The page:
Cerro Gordo County Iowa
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WHEELER, J.H. Vol. II. Pp. 633-34. Lewis Pub. Co. Chicago. 1910


America's great strength is solidly grounded in her agricultural element, and serving as a worthy and progressive representative of this class is Henry J. Huber, of Union township. Not only has Mr. Huber done his share toward furthering the cause of scientific cultivation of the soil but he has been of additional worth to his community as one in whom the highest ideals of citizenship were embodied. Mr. Huber was born on December 25, 1864, his parents being Henry and Annie (Sobolek (sic, should be Sobolik)) Huber, the former a native of Indiana. On the maternal side Mr. Huber comes of Bohemian stock, his mother having been a native of that country. Early in life he was deprived of his father, who died in January, 1865, at the age of twenty-eight years. His mother survived until October 4, 1904, when, at the age of sixty-seven years, she passed on to her reward. Mr. Huber was one of four children, of whom two are living, himself and a brother named Tony, who also lives in Iowa. The mother married a second time, her second husband being Joseph Swaehla, who is still living in Fayette county. Six children were the fruit of this union and the four surviving are all of them citizens of Iowa, George and Albert residing in Union township, Theodore in Winnesheik county and Mrs. Julia Thies in Allamakee county.

Mr. Huber was still a child when his step-father came to Fayette county and established himself upon a farm. He passed the usual wholesome, busy life of the lad who is reared in the country, assisting even at an early age in the manifold labors to be encountered upon a farm and gaining the practical experience which has since served him so well in the unrivaled school of experience. When he could be spared he enjoyed the meager educational advantages of the district school. When only fifteen years of age he left the parental roof and set forth to make his own fortunes in the world. Locating in Washington county he secured employment as a farm hand and continued in various similar capacities until 1890. when he decided upon a change of scene and came on to Cerro Gordo county. For two years he continued in the employment of others, and then resolving upon a more independent existence, purchased a tract of one hundred acres of land in section 5, Union township. This land, which was unbroken land, he brought into tillable condition and two years later sold it, somewhat to his profit. He subsequently purchased one hundred and sixty acres in section 17 of Union township, which he likewise improved and operated until the fall of 1909, when he again sold out. Shortly afterward he became the possessor of the valuable farm of one hundred and twenty acres which at the present time has been brought to a desirable state of improvement and where he makes his residence. Mr. Huber not only enjoys the respect of the community as one who thoroughly understands the vocation to which he has devoted his energies, but he likewise possesses the confidence of his fellow men, an evidence of this being the fact that for ten years he served as treasurer of Union county. Mr. Huber is a man in whom the social element is not wanting and he is a valued member of the Modern Woodmen of America in their organization at Clear Lake, Iowa. His political coalitions are Democratic, and he has given to the party a warm and loyal adherence.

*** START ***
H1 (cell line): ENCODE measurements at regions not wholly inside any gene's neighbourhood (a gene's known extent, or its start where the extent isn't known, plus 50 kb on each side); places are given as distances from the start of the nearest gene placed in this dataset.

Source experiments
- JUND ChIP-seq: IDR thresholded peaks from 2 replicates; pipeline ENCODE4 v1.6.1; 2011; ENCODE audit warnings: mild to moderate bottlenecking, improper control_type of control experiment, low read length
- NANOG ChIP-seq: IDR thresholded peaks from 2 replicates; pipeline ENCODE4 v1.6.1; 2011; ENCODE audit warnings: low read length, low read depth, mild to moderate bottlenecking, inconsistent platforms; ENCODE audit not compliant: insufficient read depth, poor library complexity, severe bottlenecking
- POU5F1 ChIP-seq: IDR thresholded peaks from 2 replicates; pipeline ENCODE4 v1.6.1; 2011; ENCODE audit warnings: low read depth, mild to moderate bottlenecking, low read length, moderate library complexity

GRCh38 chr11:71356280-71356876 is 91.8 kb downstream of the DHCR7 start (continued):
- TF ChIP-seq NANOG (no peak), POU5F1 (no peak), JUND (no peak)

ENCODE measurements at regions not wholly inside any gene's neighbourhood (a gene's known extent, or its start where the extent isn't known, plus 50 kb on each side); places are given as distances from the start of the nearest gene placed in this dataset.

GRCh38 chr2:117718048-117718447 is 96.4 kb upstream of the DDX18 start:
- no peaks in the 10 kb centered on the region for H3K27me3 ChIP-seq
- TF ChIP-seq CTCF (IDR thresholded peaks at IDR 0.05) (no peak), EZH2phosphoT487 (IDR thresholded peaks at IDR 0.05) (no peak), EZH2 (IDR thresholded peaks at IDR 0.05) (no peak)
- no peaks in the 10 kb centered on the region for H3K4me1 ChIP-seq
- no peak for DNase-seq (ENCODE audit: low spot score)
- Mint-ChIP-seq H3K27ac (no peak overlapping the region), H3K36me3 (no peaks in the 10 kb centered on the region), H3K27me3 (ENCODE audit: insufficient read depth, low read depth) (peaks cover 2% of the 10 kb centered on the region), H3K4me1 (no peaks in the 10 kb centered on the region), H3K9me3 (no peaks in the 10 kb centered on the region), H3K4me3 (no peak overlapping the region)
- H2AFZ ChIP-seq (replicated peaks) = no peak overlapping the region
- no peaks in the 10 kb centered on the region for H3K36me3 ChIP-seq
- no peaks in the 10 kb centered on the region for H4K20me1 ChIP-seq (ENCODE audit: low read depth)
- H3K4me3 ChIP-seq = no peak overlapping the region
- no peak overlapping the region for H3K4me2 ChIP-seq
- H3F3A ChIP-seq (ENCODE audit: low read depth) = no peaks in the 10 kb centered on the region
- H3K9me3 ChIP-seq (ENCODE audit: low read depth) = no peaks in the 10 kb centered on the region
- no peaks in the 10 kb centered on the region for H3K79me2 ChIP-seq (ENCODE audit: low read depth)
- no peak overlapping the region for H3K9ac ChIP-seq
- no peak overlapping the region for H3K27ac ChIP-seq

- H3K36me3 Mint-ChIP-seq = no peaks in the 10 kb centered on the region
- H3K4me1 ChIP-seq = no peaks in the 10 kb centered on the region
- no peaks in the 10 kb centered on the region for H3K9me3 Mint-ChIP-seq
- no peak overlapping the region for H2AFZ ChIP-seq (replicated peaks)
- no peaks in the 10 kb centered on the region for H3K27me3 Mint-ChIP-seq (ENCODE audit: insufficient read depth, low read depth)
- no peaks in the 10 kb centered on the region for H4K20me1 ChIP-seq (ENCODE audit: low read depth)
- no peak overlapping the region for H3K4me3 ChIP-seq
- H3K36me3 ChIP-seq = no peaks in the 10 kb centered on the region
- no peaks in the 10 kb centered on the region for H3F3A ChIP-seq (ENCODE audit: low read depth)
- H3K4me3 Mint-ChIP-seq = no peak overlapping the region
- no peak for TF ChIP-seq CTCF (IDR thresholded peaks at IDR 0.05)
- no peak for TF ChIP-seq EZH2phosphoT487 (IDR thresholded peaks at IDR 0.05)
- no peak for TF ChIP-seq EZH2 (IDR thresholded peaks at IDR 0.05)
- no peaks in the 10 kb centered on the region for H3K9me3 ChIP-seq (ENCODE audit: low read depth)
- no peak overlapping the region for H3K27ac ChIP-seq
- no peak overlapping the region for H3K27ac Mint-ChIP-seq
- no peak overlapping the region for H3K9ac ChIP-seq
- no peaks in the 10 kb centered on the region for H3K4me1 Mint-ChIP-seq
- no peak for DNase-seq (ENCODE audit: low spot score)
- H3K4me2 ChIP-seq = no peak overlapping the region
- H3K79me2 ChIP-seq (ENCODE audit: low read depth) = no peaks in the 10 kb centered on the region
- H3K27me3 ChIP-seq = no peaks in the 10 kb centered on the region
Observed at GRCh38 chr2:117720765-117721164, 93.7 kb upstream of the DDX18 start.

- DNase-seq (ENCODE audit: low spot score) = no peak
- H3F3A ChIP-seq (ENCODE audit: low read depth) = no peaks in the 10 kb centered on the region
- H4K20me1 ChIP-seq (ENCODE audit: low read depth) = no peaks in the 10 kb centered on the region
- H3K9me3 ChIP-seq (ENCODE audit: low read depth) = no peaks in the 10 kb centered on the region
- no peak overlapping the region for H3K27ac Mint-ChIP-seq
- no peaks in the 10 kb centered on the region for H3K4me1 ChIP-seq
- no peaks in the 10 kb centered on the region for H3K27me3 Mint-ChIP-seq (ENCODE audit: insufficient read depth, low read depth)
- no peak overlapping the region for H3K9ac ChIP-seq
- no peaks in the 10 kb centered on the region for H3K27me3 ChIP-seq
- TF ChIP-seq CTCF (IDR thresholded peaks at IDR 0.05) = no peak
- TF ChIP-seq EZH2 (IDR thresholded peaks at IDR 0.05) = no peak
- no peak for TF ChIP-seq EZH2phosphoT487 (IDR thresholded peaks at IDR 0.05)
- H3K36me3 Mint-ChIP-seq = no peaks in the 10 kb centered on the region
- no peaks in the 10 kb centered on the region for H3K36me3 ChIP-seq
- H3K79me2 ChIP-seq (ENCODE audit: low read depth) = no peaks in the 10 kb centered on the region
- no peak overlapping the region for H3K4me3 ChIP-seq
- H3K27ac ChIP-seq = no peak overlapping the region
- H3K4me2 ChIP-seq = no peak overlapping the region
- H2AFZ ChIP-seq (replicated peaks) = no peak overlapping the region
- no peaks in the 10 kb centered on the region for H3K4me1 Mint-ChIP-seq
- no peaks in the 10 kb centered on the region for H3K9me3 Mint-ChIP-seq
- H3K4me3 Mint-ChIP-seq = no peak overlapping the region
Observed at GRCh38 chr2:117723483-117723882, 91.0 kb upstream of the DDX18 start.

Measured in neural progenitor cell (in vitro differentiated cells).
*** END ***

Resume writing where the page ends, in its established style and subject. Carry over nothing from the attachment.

Mr. Huber established a home for himself by his marriage [in Hancock Co. IA], October 30, 1893, to Miss Mary Stark (sic), who was born in Union township February 17, 1875. Mrs. Huber's father is Joseph Stark (sic), born in Bohemia June 5, 1826. He emigrated from the old country in 1856 and located in Iowa county. Wisconsin, where he purchased a tract of wild land, and in the fashion of the day cleared it of timber and engaged in farming. In 1871 he sold out and drove with his family and effects to Cerro Gordo county, settling in Union township and buying one hundred and sixty acres of wild land. This he improved and adding to it from time to time he came to own six hundred and forty acres. In 1909 he gave up the active duties of agriculture into other hands and removed to Clear Lake, where he is now living in the enjoyment of a well earned leisure. He has to his credit the record of sixty-five years spent in active farming. Mr. Stark's (sic) wife was previous to her marriage Miss Barbara Juza, whom he married in Bohemia in 1846. Mrs. Stark, who became the mother of ten children, died in Wisconsin, and in 1874 Mr. Stark (sic) contracted a second union. Miss Kate Tusha (sic, should be Tuscha) becoming his wife. Five children were born, four living, of whom Mr. Huber's wife is one. Mr. and Mrs. Huber are the parents of three children. Albert, Fred and Hazel, all of whom are at home.

NOTE: Henry J. Huber died in 1940. Mary Elizabeth (Stork) Huber died at Clear Lake in 1949. They were interred at Clear Lake Cemetery, Clear Lake IA.

William "Willie" Huber, son of Henry J. and Mary Elizabeth, was born in December, 1895, and died at Glenwood IA on February 26, 1902. Willie was interred beside his grandfather, Joseph Stork, at Elmwood-St. Joseph Cemetery, Mason City IA.

Transcription and note by Sharon R. Becker, February of 2014



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